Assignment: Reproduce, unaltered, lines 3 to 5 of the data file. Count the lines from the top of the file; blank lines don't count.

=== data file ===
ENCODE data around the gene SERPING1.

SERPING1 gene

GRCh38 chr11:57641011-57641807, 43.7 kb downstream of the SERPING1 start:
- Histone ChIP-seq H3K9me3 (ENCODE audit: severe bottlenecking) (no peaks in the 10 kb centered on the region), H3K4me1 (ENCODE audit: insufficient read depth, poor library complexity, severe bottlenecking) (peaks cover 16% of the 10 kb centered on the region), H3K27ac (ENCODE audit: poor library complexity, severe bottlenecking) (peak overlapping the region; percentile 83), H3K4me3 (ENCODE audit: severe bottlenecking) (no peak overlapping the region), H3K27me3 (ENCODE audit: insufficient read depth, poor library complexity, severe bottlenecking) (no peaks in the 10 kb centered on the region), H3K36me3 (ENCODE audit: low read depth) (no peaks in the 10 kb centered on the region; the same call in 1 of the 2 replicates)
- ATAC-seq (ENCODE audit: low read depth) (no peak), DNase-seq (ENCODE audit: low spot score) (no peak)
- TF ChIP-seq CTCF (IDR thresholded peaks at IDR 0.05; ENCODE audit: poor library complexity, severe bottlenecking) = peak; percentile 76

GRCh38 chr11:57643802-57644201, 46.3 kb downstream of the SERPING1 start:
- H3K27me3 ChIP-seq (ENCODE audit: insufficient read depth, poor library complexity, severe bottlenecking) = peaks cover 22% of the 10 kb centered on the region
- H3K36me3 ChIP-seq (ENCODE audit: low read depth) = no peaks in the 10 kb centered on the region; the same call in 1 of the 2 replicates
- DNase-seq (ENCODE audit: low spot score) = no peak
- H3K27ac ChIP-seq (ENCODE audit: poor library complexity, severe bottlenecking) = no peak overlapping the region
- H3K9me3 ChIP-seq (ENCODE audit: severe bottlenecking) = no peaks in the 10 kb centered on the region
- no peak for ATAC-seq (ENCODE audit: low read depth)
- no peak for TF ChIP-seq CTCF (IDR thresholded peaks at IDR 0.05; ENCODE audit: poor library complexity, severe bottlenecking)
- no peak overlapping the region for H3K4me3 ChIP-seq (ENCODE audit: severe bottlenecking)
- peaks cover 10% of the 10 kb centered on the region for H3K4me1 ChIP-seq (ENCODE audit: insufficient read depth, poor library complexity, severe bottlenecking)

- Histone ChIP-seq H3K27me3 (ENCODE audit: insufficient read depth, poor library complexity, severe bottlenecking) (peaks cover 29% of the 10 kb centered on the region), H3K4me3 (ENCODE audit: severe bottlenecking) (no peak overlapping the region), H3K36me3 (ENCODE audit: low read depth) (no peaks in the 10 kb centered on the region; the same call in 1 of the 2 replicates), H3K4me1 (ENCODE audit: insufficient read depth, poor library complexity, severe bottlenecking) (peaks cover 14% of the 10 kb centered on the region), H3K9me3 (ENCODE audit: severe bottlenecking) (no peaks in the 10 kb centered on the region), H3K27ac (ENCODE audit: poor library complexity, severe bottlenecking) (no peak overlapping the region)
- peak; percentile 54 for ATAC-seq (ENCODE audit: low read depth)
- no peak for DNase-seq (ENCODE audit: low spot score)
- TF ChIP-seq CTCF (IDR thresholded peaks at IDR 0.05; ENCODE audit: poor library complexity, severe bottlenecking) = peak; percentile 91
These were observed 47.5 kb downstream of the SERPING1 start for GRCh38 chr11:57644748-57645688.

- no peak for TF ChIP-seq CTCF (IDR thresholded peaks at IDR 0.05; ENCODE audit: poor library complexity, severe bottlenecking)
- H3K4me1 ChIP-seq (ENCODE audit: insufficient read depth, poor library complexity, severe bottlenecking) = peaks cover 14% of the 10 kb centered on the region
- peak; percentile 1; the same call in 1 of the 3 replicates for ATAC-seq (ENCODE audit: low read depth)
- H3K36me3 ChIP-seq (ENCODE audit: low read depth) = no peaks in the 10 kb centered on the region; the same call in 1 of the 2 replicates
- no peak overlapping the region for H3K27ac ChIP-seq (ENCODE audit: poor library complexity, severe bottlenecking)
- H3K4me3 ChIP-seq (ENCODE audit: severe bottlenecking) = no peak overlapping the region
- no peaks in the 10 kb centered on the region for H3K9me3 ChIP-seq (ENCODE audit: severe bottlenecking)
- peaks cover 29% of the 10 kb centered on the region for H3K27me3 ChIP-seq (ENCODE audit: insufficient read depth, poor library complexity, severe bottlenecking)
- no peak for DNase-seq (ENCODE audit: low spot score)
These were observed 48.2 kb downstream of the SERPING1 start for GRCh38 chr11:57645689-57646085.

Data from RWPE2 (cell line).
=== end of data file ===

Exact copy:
GRCh38 chr11:57641011-57641807, 43.7 kb downstream of the SERPING1 start:
- Histone ChIP-seq H3K9me3 (ENCODE audit: severe bottlenecking) (no peaks in the 10 kb centered on the region), H3K4me1 (ENCODE audit: insufficient read depth, poor library complexity, severe bottlenecking) (peaks cover 16% of the 10 kb centered on the region), H3K27ac (ENCODE audit: poor library complexity, severe bottlenecking) (peak overlapping the region; percentile 83), H3K4me3 (ENCODE audit: severe bottlenecking) (no peak overlapping the region), H3K27me3 (ENCODE audit: insufficient read depth, poor library complexity, severe bottlenecking) (no peaks in the 10 kb centered on the region), H3K36me3 (ENCODE audit: low read depth) (no peaks in the 10 kb centered on the region; the same call in 1 of the 2 replicates)
- ATAC-seq (ENCODE audit: low read depth) (no peak), DNase-seq (ENCODE audit: low spot score) (no peak)